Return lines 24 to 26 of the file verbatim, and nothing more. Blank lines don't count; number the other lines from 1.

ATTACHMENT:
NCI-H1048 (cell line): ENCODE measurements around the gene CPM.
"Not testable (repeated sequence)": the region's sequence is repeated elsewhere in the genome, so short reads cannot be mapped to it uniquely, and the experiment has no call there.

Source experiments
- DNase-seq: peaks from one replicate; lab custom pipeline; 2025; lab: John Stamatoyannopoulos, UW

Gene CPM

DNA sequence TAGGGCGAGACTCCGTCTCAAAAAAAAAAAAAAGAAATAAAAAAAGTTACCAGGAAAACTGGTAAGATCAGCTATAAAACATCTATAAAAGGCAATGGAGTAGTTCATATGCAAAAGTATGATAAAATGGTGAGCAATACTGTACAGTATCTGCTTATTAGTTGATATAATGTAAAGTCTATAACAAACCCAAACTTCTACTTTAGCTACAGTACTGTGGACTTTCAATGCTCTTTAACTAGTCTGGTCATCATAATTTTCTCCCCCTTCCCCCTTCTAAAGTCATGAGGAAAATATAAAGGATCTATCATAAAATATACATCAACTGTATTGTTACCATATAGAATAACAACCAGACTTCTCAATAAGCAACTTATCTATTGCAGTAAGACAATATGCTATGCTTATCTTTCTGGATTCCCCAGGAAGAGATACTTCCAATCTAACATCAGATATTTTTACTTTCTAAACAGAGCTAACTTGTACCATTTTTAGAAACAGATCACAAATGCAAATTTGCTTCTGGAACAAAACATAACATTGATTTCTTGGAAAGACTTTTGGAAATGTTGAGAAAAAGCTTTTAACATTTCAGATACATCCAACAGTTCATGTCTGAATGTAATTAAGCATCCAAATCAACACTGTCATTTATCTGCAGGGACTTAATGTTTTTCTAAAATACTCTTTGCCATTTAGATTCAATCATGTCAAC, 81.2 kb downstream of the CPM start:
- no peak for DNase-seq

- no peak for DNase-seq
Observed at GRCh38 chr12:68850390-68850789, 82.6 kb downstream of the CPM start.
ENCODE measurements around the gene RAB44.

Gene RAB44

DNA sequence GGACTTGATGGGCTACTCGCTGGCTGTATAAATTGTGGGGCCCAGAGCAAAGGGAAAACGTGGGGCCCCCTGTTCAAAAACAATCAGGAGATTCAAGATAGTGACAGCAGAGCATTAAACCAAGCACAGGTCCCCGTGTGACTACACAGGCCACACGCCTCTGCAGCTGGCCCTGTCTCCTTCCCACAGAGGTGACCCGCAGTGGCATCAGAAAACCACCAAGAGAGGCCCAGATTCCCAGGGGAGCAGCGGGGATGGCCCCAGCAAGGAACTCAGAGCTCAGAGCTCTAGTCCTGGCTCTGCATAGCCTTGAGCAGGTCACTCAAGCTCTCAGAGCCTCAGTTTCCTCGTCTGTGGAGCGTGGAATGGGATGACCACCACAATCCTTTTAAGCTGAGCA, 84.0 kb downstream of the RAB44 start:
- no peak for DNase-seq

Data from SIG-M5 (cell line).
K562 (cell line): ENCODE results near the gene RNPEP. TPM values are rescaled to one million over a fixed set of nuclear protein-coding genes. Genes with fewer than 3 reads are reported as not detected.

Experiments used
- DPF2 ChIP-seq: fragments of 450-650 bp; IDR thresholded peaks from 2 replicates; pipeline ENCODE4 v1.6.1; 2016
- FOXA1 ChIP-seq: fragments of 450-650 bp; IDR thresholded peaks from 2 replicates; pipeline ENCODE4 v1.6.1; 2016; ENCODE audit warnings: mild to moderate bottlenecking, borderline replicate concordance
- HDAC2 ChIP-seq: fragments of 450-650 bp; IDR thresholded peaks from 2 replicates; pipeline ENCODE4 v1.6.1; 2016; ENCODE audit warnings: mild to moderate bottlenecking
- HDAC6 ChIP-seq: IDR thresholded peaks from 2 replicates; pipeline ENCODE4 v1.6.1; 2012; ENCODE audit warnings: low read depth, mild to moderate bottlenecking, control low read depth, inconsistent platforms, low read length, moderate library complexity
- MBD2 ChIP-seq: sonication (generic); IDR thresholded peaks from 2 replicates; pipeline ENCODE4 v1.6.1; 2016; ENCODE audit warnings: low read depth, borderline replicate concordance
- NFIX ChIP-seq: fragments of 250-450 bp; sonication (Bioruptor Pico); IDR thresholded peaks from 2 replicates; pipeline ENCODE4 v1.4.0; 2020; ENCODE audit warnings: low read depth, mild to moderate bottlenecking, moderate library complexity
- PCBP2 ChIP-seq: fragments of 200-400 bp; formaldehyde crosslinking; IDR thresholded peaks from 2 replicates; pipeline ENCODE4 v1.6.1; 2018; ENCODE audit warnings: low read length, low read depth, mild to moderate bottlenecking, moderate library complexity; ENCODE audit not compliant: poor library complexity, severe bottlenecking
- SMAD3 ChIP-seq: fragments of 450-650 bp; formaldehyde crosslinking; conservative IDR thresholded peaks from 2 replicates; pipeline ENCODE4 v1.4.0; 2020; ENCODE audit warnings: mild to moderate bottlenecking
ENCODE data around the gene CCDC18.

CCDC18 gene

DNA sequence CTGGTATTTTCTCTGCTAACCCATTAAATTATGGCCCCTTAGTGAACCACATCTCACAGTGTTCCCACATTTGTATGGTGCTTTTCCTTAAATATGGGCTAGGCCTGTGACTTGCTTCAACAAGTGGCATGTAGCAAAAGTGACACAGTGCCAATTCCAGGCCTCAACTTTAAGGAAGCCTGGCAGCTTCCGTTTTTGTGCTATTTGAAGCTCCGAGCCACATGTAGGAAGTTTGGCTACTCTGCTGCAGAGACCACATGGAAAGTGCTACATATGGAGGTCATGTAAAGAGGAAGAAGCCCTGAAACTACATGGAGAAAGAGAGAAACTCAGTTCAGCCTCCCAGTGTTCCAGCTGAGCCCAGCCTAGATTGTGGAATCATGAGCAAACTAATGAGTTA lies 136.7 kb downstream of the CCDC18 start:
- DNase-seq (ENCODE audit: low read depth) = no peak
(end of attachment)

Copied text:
- SMAD3 ChIP-seq: fragments of 450-650 bp; formaldehyde crosslinking; conservative IDR thresholded peaks from 2 replicates; pipeline ENCODE4 v1.4.0; 2020; ENCODE audit warnings: mild to moderate bottlenecking
ENCODE data around the gene CCDC18.

CCDC18 gene